More seniors than ever before are embracing digital technology like smartphones and the internet, according to a newly released report from Pew Research.
The report is based in part on findings from a phone survey of 3,015 U.S. adults conducted between Sept. 29, 2016, and Nov. 6, 2016.
About 42% of seniors ages 65 and older now say they own a smartphone, such as iPhone or Android devices. That’s up from just 18% in 2013, the data shows. Seniors still lag behind their younger counterparts by a wide margin, however. The number of seniors who say they own smartphones is 42 percentage points lower than those ages 18 to 64.
Seniors are also using the internet and home broadband much more than they used to. A whopping 67% of seniors now report using the internet, representing a 55-point increase in usage in less than 20 years. Similarly, half of those surveyed say they have high-speed internet at home, the research notes.
Older Americans also are networking online more frequently than they used to. Currently, 34% of seniors say they use social media sites like Facebook or Twitter. That’s up from 2013, when just 27% of seniors reported using Facebook, Twitter, or other social networking sites.
Younger seniors are more likely to embrace new tech than older ones. People between the ages of 65 and 69 are roughly two times as likely to go online as those who are 80 or older (82% vs. 44%). Younger seniors are also more likely to have high-speed internet connections at home (66% vs. 28%), and own smartphones at a much higher rate (59% vs. 17%).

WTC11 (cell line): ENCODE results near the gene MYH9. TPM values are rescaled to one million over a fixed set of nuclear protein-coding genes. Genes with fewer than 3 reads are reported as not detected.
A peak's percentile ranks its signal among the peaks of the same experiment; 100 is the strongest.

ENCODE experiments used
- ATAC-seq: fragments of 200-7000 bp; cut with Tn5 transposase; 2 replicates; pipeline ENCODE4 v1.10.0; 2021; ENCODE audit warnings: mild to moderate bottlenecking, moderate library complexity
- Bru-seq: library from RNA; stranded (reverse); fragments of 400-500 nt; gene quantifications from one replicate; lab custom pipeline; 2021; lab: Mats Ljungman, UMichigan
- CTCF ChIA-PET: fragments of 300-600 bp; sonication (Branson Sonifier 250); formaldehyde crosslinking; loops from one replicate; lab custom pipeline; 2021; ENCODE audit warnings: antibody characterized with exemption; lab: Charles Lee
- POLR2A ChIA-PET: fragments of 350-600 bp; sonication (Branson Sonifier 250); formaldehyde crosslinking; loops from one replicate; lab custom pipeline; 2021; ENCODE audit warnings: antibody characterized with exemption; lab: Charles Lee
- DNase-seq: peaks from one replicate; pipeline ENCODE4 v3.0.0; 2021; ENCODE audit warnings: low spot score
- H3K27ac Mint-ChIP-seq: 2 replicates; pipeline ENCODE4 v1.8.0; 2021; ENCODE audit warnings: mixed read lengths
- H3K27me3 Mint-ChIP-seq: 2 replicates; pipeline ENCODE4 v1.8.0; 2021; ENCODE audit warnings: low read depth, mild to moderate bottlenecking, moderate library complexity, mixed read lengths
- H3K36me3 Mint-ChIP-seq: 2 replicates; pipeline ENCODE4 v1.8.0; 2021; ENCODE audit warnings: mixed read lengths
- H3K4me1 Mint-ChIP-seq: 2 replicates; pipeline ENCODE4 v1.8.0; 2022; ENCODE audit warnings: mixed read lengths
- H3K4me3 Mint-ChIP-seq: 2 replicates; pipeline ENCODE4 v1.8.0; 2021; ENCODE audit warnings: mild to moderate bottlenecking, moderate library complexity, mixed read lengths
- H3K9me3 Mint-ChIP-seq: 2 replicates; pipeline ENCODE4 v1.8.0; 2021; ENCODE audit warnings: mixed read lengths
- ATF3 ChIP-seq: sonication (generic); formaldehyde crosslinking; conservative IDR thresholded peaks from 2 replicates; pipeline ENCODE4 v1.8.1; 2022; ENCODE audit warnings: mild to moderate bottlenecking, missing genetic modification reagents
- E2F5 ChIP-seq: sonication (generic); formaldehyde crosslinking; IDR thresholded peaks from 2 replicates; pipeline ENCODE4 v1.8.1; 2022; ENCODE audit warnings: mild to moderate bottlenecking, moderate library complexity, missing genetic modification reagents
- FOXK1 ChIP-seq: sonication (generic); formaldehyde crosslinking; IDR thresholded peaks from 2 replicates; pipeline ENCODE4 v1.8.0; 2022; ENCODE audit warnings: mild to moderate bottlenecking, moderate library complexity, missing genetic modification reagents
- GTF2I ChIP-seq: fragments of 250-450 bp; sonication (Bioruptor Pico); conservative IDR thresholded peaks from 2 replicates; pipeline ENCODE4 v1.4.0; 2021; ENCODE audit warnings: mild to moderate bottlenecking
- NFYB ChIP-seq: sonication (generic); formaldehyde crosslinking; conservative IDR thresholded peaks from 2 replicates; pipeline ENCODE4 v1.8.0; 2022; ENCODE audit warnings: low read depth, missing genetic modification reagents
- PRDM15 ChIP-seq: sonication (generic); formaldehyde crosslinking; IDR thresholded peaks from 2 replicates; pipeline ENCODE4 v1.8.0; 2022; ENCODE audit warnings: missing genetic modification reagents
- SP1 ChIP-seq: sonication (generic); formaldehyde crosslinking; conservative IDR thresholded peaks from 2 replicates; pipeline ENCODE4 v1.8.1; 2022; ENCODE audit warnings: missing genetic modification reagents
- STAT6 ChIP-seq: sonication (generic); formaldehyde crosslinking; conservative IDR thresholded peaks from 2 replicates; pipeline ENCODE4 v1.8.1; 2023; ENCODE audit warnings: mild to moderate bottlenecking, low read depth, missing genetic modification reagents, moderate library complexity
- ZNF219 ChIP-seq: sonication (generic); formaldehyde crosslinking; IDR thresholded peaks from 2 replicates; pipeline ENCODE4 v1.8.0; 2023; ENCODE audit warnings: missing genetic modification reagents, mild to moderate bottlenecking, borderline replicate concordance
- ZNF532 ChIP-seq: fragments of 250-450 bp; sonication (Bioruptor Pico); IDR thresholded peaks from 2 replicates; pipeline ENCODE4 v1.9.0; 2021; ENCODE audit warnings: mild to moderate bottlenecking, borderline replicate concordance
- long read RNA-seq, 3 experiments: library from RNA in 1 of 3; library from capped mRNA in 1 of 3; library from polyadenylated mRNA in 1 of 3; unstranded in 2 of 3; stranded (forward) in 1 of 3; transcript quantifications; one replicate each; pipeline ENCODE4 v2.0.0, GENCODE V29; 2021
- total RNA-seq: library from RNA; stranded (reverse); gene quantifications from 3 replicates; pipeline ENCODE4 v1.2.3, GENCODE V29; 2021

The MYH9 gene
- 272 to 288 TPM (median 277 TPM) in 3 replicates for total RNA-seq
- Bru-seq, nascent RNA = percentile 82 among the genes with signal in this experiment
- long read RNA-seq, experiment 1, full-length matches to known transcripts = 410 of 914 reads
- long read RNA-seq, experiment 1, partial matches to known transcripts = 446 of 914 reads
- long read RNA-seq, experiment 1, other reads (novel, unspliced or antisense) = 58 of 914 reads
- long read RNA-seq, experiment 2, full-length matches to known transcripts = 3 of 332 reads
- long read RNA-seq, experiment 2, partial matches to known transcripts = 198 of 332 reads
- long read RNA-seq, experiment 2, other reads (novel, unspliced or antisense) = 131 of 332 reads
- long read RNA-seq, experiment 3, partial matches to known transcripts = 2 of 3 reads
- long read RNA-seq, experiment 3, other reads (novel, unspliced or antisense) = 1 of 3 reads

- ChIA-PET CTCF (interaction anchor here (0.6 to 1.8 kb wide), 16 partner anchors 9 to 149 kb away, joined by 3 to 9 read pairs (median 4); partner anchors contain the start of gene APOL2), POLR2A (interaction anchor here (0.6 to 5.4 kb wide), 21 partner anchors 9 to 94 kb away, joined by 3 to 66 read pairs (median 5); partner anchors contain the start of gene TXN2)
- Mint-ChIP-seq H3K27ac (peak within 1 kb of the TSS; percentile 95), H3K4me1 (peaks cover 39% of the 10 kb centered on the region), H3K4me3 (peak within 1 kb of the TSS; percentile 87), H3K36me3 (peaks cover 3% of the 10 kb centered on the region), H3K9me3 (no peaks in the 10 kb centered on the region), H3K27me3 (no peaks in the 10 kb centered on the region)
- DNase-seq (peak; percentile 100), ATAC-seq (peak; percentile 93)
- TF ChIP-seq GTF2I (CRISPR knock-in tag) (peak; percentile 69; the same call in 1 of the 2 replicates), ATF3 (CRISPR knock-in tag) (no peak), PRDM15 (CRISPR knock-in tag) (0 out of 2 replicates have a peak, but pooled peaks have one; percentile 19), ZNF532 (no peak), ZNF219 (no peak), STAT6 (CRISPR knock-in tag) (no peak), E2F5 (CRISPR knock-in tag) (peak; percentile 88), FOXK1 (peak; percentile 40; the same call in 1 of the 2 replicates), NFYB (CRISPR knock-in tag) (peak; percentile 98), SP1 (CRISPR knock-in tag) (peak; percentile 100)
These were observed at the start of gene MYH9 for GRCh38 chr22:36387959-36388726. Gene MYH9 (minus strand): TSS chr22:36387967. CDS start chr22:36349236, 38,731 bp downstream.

Household income also affects seniors’ rate of technology adoption according to Pew. Of the seniors living in households that make $75,000 or more each year, 87% say they have high speed internet at home. In contrast, just 27% of seniors whose annual household income is below $30,000 have high speed internet. College graduates also adopt technology at a quicker rate than seniors with lower levels of education.
Despite the number of seniors who have embraced technology, many senior living providers have been slow to adopt new technology in their communities. Between January 2016 and January 2017, providers, many of them not-for-profit, dedicated an average of 11.8% of their total capital budget to technology, a drop from 12.2% in 2014, according to a January survey by Chicago-based specialty investment bank Ziegler.
Seniors, too, are still wary of new technology, even as they embrace it in greater numbers, the Pew research shows. A third of seniors say that they never use the internet, and nearly half (49%) of those that do report they don’t have high-speed internet at home.
And most seniors still don’t feel comfortable with digital technology, the data shows. Of the seniors surveyed, only 26% of those who use the internet say they feel “very confident” when using computers, smartphones or other electronic devices. About one-third of them say they’re “a little” (23%) or “not at all” (11%) confident in their ability to use those devices to log on.
Additionally, just under three quarters of the seniors surveyed said the statement, “when I get a new electronic device, I usually need someone else to set it up or show me how to use it,” describes them either “very” (48%) or “somewhat” (25%) well.
Written by Tim Regan
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